Accelerated Buddha: exhibition by Hiroshi Sugimoto

The artistic event is part of the Festival d’Automne à Paris

by Valentina Ieva
0

 



The Fondation Pierre Bergé – Yves Saint Laurent has organized the exhibition called "Accelerated Buddha", (October 10th - January 26th 2014) on the occasion of its 20th exhibition. The idea comes from a project by Japanese artist and photographer, Hiroshi Sugimoto, in collaboration with Emmanuelle de Montgazon. For Accelerated Buddha exhibition, that is part of the Festival d’Automne à Paris, the Fondation juxtaposes Sugimoto’s artworks with antique masterpieces from his personnal collection.

Vue de l’exposition Hiroshi Sugimoto Accelerated Buddha (c) Hiroshi Sugimoto / photo Luc Castel

Hiroshi Sugimoto explaines:

"People originally co-existed with their gods. People are thought to have turned from animals into humans with the emergence of consciousness some five million years ago. Consciousness brought a heightened awareness of time and with it special ceremonies for mourning the dead. (...) This exhibition features a video rendering of a thousand Bodhisattva statues enshrined in the thirteenth century temple Rengeô-in, better known as Sanjûsangendô, in Kyôto. In five minutes, you will see forty-eight separate photos of the thousand statues gradually accelerate and multiply into a million figures. Rengeô-in was built by the retired Emperor Go-shirakawa as a visionary model of Amida Buddha’s Pure Land Paradise, accelerated here until it dissipates. Displayed alongside the video, various Buddhist relics and treasures also provide an overview of Buddhist thinking throughout the ages".

Hiroshi Sugimoto - Five elements 2011 (c) Hiroshi Sugimoto

Hiroshi Sugimoto (Tokyo, 1948) is a major figure in contemporary photography who pioneered the use of very long exposure times. He lives and works in New York. His art links Eastern and Western philosophies while exploring the nature of time, perception and the origins of conscience. «Dioramas», «Theaters», «Seascapes», «Architecture», «Portraits», «Conceptual Forms» and «Lightning Fields» are his best known series.

Vue de l’exposition Hiroshi Sugimoto Accelerated Buddha (c) Hiroshi Sugimoto / photo Luc Castel

His works are included in many public collections, notably the Metropolitan Museum of Art and the Museum of Modern Art (MoMA) in New York as well as the National Gallery and the Tate Modern in London. He has also extended his field of endeavor to include literature and architecture.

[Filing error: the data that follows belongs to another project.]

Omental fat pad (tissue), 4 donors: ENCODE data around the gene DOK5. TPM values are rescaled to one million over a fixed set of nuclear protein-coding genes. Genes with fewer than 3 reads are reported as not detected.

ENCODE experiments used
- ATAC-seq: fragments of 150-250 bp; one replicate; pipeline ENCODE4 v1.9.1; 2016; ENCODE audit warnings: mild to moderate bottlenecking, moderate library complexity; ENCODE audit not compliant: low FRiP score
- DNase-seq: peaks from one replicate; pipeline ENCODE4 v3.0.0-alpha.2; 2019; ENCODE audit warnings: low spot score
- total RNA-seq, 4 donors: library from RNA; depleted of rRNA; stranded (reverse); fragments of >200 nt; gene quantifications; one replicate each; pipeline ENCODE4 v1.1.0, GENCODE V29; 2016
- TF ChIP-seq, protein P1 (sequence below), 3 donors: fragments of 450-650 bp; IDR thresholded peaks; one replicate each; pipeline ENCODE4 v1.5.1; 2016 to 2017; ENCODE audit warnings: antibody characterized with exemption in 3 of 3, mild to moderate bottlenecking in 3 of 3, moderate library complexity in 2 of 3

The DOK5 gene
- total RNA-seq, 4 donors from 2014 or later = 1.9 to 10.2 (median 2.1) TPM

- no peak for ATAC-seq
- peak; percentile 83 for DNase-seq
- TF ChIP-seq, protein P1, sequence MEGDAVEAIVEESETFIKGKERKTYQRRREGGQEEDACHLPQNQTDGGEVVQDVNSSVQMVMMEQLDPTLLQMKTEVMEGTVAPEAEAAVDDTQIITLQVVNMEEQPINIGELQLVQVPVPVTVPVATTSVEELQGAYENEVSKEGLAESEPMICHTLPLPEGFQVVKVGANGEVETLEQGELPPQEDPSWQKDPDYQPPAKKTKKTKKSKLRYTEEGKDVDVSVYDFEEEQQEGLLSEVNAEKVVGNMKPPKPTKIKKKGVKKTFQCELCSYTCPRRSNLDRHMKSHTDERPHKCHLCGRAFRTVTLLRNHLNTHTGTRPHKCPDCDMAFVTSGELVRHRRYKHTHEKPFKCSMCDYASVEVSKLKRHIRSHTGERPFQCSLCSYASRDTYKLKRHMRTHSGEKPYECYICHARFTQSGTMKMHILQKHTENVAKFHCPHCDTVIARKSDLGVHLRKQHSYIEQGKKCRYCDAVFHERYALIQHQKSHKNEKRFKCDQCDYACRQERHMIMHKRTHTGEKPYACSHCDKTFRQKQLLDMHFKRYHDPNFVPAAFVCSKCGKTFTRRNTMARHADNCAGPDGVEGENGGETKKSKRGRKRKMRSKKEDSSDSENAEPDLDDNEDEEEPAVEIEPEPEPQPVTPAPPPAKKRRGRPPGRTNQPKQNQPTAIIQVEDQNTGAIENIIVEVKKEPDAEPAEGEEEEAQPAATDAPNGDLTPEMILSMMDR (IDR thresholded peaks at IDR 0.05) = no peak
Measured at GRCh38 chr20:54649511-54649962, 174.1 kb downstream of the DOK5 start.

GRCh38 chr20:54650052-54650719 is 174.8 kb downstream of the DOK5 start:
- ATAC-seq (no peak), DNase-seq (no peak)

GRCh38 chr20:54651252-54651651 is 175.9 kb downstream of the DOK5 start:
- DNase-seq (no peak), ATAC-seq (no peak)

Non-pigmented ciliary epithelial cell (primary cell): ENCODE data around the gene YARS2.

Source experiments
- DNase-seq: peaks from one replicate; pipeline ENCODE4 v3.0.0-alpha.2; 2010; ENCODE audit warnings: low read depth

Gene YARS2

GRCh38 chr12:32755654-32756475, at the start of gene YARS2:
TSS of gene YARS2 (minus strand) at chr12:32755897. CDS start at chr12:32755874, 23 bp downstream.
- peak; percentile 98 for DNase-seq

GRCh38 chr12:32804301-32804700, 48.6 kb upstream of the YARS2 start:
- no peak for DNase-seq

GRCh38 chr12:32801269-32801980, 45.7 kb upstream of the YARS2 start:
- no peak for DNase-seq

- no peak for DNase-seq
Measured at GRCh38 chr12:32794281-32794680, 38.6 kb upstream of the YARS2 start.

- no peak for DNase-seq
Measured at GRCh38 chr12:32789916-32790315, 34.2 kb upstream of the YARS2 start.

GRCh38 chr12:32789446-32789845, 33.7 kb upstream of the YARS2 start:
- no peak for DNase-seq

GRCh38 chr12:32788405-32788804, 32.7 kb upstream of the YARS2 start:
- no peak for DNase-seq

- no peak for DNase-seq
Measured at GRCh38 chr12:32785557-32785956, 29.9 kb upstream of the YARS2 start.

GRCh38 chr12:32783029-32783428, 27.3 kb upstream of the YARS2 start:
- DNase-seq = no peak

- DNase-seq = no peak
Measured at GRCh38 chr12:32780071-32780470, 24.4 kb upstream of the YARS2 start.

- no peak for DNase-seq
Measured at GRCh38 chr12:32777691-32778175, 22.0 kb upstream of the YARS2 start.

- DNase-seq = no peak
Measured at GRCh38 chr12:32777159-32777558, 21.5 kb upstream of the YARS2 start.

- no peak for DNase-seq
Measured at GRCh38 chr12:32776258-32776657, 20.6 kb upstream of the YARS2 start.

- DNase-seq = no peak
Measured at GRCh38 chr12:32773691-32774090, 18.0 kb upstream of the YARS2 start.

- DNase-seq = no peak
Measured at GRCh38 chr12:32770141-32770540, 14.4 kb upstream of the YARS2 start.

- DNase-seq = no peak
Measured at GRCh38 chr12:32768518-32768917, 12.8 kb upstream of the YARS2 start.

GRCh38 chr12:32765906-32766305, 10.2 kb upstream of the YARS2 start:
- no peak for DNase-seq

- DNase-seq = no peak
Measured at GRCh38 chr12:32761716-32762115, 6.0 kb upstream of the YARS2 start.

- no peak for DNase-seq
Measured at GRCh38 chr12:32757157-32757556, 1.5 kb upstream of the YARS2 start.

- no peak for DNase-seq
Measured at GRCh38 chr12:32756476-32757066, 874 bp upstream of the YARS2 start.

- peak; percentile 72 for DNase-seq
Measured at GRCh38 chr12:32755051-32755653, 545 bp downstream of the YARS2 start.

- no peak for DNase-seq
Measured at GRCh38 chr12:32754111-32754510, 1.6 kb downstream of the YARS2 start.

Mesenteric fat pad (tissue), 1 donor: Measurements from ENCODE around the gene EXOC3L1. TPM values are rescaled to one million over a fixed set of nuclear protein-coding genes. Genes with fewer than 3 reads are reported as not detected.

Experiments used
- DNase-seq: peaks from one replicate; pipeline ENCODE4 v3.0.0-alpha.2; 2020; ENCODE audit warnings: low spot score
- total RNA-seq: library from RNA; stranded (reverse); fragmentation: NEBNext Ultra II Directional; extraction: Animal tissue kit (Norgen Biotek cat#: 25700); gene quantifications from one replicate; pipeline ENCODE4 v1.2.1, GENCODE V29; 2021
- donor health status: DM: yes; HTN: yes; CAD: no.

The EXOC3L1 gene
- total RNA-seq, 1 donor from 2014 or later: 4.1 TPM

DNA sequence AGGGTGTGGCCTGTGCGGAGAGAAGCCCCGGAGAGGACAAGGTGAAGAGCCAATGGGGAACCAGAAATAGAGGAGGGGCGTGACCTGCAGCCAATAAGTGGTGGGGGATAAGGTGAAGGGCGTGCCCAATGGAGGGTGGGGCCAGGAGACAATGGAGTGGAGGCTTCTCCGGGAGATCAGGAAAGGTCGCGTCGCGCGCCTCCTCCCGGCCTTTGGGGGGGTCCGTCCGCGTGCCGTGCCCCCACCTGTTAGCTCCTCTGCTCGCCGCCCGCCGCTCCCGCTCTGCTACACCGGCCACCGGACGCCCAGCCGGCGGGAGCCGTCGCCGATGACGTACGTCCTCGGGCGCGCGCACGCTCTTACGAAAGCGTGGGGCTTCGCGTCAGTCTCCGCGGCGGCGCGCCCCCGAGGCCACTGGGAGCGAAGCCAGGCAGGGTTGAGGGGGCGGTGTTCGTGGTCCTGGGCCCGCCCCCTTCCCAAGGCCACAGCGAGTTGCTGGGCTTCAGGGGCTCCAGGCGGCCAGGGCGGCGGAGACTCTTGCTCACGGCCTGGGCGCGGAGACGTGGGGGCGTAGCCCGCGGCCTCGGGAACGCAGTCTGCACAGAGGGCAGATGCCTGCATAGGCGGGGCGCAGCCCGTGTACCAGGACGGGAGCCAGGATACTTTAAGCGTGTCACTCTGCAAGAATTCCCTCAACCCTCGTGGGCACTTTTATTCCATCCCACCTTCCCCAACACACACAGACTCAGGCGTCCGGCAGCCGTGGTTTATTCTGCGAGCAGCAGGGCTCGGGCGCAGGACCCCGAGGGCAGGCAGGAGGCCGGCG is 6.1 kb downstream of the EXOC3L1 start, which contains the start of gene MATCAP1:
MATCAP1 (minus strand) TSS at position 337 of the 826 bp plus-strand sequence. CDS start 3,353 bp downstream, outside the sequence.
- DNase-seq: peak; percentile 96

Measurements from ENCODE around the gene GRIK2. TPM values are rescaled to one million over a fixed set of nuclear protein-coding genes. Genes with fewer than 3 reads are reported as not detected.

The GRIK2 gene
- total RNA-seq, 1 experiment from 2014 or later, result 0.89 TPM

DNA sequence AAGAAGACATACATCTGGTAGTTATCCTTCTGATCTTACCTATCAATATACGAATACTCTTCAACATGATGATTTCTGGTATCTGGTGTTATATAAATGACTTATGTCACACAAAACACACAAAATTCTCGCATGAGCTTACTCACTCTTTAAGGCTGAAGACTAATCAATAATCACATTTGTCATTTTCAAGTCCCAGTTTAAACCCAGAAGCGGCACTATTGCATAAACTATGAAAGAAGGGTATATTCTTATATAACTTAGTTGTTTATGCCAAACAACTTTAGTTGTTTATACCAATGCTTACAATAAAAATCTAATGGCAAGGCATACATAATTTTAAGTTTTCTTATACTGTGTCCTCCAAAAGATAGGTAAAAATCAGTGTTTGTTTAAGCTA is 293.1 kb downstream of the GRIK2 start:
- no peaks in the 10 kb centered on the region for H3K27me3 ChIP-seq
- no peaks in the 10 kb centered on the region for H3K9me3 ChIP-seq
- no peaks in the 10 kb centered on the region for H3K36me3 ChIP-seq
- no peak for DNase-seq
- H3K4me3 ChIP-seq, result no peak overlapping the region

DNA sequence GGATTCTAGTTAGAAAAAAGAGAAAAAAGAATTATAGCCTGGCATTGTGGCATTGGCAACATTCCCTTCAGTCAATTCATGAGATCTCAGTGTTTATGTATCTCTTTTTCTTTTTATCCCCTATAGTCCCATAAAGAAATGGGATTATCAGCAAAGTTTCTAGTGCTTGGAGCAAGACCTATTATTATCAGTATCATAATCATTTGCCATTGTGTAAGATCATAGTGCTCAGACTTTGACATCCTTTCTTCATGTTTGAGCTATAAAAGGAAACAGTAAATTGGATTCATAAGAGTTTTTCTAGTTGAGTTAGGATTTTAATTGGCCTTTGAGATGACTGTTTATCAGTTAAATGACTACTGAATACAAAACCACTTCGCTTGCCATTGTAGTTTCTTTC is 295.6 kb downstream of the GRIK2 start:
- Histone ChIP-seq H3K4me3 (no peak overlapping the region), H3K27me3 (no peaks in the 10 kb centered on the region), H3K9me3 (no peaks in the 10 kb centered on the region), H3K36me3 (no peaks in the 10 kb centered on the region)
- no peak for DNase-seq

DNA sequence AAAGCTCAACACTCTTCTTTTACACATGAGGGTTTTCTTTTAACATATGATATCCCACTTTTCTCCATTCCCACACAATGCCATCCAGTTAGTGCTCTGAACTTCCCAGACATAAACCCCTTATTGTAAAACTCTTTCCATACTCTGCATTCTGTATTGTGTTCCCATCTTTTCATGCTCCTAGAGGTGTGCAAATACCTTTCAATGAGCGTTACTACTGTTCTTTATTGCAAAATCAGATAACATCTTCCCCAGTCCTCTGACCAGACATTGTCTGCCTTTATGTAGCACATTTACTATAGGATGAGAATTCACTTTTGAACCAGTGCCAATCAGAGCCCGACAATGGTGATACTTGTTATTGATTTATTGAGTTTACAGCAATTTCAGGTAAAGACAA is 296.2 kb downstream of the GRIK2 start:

Vue de l’exposition Hiroshi Sugimoto Accelerated Buddha (c) Hiroshi Sugimoto / photo Luc Castel

In 2008, he published in Japan a second essay, Utsutsu-na-zo (Edition Shinchosha), founded the New Material Research Laboratory in Tokyo and participated in the design of the exterior spaces and the renovation of the Izu Photo Museum in 2009. Furthermore, he designed the renovation of the oak omotesando in Tokyo in 2013.

He created the Odawara Art Foundation in 2009, for which he is currently designing the architecture as well as the landscaping. Hiroshi Sugimoto was the winner of the Mainichi Art Prize (1988), of the Hasselblad Foundation International Award in Photography (2001), of the Photo España Prize (2006) and of the Praemium Imperiale Award (2009). In 2013, he showed two exhibitions at the Rencontres photographiques in Arles: Revolution at the Espace Van Gogh and Couleurs de l’ombre at the Eglise Saint- Blaise.

Divinité-Daim de Kasuga avec Monju Bosatsu Époque de Kamakura (XIII ème siècle) Ajout de bois de sakaki et selle: création de l’artiste Yoshihiro Suda, 2010 (c) Hiroshi Sugimoto

Cover images photo credits: Sea of Buddha 001, Hiroshi Sugimoto 1997 - 2013 (c) Hiroshi Sugimoto

www.fondation-pb-ysl.net

www.sugimotohiroshi.com

 

 

Comments
    comment
    Author
    • Valentina Ieva

      Architect

      Bari / Italy

      Laureata in Ingegneria edile-architettura, giornalista per professione, web writer per diletto. Amante di architettura, design, fotografia e libri di carta. Dipendente dai social, Instagram e InstaStories su tutti. Affamata di vita, viaggi e storie da scoprire. Qualunque forma d'arte mi affascina da sempre e non posso pensare una vita senza: emozioni forti, immaginazione, buona musica, cucina pugliese, sole e gatti. Per dirla con le parole di Battiato, non potrei vivere senza: ‘un soffio al cuore di natura elettrica’!)